With that being said, I’d like to admit that all the evidence I’ve collected points to a surprising outcome — the Daily Planet came before Superman, and it was a real-world newspaper. 

The Chatham Daily Planet

Nestled in the heart of Canada’s Kent County, the city of Chatham holds some possible significance when it comes to Superman’s origins. 

Besides sitting as the county seat for Kent County (the name’s irony is not lost on me), it also once played host to The Chatham Daily Planet, which was housed in the real world Daily Planet Building at 202 King Street West, Suite 300. 

According to the building’s current residents, Soar Innovation, the Daily Planet building housed the iconic Chatham Planet Printing and Publishing Company. 

“As per local legend, people used to associate this building to ‘The Daily Planet building’ in the Superman series,” Soar Innovation’s website reads. “In fact, since many Canadians have contributed to the creation of the Superman series, we do not know for sure if any of them were inspired by this building.”

In 1891 The Chatham Planet, which started as a weekly paper in 1841, began publishing daily, making it The Chatham Daily Planet. 

Sitting comfortably in-between both childhood hometowns of Superman and Lois Lane co-creators Jerry (Cleveland) and Joe (Toronto), Chatham’s possible influence in the origins of Superman’s lore can not be ignored. 

Megan Cowan, the Circulation Services Librarian at the Chatham-Kent Public Library, said the publication was a culmination of two major Chatham area newspapers.

“It began as a weekly publication in 1851 and began publishing daily in 1891,” Cowan said. “It continued publication until the end of 1922 when it was absorbed by the Chatham Daily News. The paper in prominence was managed by the prominent Stephenson family — Rufus and his son Sydney.”

Soon after it ceased publishing under that familiar masthead, The Chatham Daily Planet seemingly disappeared into the annals of history.

“The Planet today ceases publication,” wrote the Chatham Daily Planet’s editorial team for the paper’s final issue in December of 1922. “This is the last edition. And as the bells are about to ring out the last hours of the old year, may we be allowed to make our last word a fervent wish that all of our friends and subscribers and patrons may enjoy a bright, happy and prosperous New Year. We hope that the sentiment of our wish will follow on, through all the years to come.”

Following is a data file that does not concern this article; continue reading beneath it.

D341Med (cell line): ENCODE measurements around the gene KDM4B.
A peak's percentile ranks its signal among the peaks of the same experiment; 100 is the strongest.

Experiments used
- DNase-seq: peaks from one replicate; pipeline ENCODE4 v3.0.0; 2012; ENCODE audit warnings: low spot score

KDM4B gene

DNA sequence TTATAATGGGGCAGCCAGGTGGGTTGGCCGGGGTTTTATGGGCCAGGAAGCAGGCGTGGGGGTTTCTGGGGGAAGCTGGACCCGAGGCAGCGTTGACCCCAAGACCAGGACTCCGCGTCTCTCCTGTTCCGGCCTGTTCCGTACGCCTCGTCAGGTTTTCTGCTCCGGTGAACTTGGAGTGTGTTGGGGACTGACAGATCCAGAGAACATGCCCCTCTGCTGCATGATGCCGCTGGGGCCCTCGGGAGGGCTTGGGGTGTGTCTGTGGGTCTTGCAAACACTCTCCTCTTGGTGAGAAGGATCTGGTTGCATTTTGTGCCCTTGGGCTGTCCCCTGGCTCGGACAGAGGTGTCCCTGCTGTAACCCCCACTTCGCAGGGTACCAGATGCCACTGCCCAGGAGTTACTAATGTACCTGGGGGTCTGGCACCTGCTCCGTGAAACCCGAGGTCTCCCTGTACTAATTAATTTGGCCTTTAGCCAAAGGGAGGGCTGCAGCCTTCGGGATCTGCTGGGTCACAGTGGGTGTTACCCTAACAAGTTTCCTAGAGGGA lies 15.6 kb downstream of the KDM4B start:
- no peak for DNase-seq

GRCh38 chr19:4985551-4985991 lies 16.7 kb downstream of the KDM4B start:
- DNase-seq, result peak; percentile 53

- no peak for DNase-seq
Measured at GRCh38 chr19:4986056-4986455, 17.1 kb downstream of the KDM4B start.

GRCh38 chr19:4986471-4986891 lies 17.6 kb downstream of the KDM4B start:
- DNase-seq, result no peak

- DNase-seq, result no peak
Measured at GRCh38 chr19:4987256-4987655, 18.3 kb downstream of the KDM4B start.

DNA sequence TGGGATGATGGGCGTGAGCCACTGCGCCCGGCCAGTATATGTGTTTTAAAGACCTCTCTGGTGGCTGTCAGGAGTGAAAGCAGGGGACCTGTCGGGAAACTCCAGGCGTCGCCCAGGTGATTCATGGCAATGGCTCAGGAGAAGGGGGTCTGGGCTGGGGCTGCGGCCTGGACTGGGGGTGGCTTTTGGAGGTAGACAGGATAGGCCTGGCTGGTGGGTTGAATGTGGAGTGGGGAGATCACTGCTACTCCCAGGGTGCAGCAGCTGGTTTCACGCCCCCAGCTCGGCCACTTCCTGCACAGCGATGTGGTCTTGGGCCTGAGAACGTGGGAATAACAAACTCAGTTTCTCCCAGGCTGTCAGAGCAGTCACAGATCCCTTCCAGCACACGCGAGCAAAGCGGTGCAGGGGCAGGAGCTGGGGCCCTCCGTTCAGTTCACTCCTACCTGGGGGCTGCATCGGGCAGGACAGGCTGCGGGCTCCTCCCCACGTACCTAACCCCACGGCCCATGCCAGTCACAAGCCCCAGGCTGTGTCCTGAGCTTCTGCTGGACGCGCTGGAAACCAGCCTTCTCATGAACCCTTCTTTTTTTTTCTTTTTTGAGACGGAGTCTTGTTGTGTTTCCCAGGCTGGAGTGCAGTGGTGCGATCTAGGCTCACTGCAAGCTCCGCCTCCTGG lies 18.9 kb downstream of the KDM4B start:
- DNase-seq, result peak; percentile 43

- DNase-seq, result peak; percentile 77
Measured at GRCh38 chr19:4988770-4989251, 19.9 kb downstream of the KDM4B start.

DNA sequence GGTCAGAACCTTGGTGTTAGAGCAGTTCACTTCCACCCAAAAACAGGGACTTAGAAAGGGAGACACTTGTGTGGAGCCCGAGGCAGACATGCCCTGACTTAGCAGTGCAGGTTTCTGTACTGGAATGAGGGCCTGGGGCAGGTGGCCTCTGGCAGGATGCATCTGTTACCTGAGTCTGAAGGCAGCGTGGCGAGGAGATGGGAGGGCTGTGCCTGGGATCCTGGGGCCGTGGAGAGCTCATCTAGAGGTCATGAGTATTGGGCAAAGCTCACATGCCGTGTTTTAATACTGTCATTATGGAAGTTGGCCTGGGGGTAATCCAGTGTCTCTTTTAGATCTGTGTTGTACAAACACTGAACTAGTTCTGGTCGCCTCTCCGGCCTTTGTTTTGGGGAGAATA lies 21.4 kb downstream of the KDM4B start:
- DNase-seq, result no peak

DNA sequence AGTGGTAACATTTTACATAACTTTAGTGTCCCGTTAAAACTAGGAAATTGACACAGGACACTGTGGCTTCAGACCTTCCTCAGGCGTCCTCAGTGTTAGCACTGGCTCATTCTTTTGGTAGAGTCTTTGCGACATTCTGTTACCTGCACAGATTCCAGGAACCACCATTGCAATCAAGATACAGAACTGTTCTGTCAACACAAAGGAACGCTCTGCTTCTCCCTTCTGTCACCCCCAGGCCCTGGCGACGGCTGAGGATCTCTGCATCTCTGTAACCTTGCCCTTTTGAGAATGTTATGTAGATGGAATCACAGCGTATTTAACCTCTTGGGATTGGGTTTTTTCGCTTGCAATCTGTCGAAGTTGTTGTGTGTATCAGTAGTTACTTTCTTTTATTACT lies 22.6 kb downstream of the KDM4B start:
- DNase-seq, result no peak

The Chatham Daily Planet merged with another local newspaper and became the Chatham Daily News, which is still in circulation. 

From Chatham to Clark

A lot of Superman history took place since The Chatham Daily Planet stopped circulating in Kent County. Between the paper’s final issue in 1922, and 1978 when inspiration took on more modern roots, the Metropolis Marvel had witnessed a lot. 

The overall look of the broadsheet Canadian newspaper holds a similar feel to that of the Daily Planet featured in “Superman: The Movie” (1978) and its subsequent sequels. The font (Engravers Old English) used as the masthead of the publication was startlingly similar, except one thing, the famed ringed globe. This is the more popularized letterhead used for live action versions of the Metropolis Daily Planet and, in part, inspired our own version. 

(Left) A Dec. 1, 1904 issue of The Chatham Daily Planet. (Center) A prop newspaper used in “Superman II” from 1980. (Right) An online edition for the real-world interpretation of the Daily Planet. 

Much of the modern-age Superman mythos takes root from “Superman: The Movie,” the Daily Planet included. The logo and masthead used in DC’s first blockbuster went on to be used in many of the most influential Superman titles in the character’s history. Titles like “Smallville,” “Superman Returns,” and “Man of Steel,” all of which later rebranded the decorative banner in a fresh way, took the 1978 flick’s prestigious design and adapted it to their own productions.

1942-1943: The Daily Planet logo featured in the Fleischer Superman cartoons, which aired in the early 1940’s. The series was the first to popularize the Daily Planet globe, both in print and atop the fabled Metropolis high-rise. Jerry and Joe both held creative rights to Superman and all related characters at this time.

1978-1987: The Daily Planet logo used in the Christopher Reeve Superman saga and the earlier seasons of “Smallville.” This logo became the mainstream example for the Planet’s prestigious reputation in the world of journalism.